Norway’s central bank governor said it would be natural for the 4.921 trillion kroner ($811.5 billion) Government Pension Fund Global to expand the asset classes in which it invests, as the new government considers how best to deal with the fund’s growth.
Oeystein Olsen, the governor, signaled support for a 2010 recommendation, which was rejected the following year, for the fund to invest in infrastructure and private equity as the new administration of Prime Minister Erna Solberg reviews its investment mandate.
Growth in the Oslo-based sovereign wealth fund, into which Norway channels most of its income from oil and gas, is already creating investment hurdles, said Petter Johnsen, chief investment officer for equities, on Nov. 1. The fund has more than quadrupled since 2005 and will grow to 5.34 trillion kroner by the end of next year, the government estimates. The fund in 2010 was allowed to invest 5% in real estate, expanding from just placing money in bonds and stocks.
“We’ve achieved this 5% share in real estate and we’re working with filling that gap,” Mr. Olsen said Tuesday in an interview in Oslo. “Right now there are no immediate plans of making new requests, but when the fund expands, the signal that was given by Norges Bank in 2010 was quite natural.”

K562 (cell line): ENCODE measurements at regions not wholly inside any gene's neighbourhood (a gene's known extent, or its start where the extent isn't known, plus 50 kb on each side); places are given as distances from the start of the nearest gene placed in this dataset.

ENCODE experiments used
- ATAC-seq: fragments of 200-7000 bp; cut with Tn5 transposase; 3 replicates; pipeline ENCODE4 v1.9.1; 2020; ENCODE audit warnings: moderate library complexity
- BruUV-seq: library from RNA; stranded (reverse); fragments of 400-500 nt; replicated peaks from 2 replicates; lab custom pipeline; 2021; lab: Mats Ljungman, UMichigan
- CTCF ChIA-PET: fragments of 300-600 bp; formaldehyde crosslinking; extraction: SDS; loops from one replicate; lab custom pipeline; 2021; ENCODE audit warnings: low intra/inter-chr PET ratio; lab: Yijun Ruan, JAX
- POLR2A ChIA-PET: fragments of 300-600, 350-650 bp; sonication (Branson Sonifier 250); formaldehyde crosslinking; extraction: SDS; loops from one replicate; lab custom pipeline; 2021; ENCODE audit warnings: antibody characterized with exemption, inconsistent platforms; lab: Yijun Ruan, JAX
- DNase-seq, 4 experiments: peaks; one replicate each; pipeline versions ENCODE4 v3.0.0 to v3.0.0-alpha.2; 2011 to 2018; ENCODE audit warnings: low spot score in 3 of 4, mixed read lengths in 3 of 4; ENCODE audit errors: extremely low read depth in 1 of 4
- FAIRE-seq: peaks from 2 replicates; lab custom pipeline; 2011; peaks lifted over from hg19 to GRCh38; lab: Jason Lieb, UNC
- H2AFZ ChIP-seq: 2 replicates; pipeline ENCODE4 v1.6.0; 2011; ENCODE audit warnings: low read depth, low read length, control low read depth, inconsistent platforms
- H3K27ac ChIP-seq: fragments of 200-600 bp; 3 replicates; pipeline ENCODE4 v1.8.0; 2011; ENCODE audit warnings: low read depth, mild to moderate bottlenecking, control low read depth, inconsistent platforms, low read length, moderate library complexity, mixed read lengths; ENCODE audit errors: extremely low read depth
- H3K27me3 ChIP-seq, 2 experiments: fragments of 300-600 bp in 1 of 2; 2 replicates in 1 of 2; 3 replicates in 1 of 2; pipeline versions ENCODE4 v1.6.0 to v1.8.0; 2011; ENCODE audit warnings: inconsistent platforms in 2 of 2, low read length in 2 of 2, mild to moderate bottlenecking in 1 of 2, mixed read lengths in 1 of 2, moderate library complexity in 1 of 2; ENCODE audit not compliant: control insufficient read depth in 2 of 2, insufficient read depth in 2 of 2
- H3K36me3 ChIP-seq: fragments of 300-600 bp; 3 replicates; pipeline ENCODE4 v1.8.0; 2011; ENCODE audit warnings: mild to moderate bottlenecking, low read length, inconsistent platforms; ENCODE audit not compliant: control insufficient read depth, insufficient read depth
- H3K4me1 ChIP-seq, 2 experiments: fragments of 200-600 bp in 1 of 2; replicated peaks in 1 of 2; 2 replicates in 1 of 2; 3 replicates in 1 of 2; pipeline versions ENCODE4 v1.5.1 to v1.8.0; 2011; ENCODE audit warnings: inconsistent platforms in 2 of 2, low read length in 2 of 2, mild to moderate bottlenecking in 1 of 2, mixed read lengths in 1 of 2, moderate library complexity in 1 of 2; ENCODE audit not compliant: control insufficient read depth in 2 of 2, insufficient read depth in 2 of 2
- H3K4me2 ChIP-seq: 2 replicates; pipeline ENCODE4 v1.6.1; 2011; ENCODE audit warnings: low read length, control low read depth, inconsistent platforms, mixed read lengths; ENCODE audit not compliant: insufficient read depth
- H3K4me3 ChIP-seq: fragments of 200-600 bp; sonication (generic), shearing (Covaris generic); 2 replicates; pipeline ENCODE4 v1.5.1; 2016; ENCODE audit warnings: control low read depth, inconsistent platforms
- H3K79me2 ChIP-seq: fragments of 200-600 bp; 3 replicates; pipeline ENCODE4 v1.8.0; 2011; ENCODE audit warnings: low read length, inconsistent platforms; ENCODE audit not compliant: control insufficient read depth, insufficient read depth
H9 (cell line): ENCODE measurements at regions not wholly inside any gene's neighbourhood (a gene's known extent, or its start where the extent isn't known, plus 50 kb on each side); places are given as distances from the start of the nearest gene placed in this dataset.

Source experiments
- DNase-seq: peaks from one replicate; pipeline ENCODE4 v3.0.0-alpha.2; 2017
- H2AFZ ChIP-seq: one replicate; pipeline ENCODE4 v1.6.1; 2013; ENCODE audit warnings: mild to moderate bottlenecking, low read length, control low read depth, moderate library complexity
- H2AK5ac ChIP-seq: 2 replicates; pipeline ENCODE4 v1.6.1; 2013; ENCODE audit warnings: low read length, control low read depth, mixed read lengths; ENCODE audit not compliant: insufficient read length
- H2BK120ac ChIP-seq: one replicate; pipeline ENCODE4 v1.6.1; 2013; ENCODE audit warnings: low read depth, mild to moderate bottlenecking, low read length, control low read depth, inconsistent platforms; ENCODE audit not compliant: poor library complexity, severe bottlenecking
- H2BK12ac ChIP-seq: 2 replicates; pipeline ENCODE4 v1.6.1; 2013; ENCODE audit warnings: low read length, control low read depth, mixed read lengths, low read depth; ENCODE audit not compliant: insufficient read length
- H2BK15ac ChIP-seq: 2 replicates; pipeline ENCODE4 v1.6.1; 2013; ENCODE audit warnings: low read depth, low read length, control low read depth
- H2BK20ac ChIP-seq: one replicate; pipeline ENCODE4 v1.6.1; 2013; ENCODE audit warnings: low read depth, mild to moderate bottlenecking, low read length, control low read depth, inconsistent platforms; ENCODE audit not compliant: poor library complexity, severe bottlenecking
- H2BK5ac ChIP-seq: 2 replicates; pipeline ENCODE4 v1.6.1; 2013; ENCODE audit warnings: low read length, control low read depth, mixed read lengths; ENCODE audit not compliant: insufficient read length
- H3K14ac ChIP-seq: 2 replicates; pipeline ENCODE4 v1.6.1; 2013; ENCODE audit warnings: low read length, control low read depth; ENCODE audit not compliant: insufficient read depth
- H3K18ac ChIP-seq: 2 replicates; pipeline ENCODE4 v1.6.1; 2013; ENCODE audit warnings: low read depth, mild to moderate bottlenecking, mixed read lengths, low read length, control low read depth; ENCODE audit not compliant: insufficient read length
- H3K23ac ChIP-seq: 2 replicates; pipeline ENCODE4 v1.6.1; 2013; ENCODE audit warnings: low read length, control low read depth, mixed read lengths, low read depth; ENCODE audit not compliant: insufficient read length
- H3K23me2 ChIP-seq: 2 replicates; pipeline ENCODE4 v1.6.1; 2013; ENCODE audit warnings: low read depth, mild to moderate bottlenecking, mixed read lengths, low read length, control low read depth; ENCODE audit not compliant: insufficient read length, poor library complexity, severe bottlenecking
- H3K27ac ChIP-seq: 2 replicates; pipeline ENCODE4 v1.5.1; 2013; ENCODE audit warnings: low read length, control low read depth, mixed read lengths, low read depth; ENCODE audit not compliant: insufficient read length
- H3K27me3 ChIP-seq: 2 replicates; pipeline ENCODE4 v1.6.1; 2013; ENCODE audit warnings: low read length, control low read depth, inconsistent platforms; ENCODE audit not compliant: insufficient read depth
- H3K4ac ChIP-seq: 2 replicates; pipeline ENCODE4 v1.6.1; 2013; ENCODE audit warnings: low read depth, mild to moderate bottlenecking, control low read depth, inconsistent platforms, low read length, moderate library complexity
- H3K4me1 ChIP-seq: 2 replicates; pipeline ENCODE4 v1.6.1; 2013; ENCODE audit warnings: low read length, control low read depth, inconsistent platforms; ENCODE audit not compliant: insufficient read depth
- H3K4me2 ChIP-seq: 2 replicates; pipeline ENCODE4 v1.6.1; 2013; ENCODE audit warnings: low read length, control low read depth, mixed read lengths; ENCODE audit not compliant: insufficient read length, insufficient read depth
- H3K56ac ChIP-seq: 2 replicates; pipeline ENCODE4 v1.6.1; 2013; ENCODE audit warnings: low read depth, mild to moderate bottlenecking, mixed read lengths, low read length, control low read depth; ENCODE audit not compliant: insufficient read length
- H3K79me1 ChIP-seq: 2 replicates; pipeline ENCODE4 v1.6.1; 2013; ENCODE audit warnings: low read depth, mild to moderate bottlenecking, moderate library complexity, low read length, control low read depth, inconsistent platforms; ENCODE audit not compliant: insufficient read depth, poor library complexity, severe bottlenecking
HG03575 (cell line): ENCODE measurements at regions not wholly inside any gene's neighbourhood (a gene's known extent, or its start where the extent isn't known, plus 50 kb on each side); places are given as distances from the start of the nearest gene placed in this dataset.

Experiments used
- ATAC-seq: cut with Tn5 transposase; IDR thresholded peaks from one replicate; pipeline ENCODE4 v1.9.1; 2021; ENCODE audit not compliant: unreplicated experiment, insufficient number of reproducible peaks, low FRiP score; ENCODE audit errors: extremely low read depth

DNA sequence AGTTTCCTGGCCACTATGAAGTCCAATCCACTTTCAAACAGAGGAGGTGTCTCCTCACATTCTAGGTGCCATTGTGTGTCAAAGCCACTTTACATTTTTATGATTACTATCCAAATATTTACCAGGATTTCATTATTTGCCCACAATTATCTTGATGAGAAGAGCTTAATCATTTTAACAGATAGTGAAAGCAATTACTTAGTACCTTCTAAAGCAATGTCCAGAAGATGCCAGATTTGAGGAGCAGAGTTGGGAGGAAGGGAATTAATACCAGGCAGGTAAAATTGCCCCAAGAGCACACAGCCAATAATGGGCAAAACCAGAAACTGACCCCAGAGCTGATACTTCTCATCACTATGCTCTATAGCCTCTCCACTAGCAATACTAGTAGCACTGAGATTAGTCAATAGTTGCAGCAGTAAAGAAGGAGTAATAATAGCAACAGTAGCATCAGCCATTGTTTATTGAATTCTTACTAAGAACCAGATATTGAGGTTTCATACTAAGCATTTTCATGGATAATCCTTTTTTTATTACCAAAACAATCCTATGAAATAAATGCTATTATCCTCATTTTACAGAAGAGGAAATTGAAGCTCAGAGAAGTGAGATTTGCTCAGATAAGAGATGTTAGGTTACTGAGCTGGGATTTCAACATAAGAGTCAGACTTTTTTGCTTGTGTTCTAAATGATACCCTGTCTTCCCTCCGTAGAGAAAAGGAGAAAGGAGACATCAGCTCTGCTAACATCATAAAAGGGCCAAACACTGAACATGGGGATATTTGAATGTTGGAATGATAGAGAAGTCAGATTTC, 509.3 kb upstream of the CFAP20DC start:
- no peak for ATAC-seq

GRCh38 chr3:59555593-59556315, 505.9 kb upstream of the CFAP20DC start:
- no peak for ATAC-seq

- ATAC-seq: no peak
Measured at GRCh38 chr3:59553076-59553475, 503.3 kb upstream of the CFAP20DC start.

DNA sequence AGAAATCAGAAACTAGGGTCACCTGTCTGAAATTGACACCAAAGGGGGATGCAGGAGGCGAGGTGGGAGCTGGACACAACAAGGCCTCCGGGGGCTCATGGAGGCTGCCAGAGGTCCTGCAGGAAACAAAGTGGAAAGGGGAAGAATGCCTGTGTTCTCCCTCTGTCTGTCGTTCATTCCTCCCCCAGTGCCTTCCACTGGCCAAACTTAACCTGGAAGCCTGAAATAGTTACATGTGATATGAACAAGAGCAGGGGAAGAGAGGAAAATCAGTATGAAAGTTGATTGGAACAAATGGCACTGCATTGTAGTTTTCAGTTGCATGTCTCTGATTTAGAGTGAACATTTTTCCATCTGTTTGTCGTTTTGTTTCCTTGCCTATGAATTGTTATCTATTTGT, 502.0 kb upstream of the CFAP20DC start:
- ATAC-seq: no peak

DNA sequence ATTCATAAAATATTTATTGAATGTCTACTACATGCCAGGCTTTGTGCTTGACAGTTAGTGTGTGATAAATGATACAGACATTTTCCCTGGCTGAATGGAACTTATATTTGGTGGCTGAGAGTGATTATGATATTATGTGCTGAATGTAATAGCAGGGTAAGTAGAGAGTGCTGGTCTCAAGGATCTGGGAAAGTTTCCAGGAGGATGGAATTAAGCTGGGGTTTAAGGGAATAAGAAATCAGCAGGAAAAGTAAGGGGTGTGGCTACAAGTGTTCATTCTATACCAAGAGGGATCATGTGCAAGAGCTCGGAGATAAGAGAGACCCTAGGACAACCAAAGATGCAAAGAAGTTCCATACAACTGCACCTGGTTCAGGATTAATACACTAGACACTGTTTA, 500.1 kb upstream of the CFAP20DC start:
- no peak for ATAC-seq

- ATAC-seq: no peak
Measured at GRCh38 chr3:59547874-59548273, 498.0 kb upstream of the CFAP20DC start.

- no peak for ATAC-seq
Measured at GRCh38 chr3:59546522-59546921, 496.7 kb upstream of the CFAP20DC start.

The Norwegian government releases a white paper on the fund’s management each year to parliament, usually in April, where it outlines any changes to the fund’s strategy.
Finance Minister Siv Jensen in an interview last week scaled back talk of restructuring the fund as a way to deal with its size, a model that Ms. Solberg had discussed before the September elections. The government aims “at a predictable and stable investment strategy for the fund,” Mr. Jensen said. “If we receive any recommendations from the fund, we will consider them carefully and we will evaluate if we think it is necessary to make any changes.”
The fund is mandated to hold about 60% in equities, 35% in bonds and 5% in real estate. Yngve Slyngstad, CEO of Norges Bank Investment Management, which oversees the fund, said last month he’s no longer using new inflows to buy more stocks, which he said were headed for a “correction.” The fund returned 5% in the third quarter.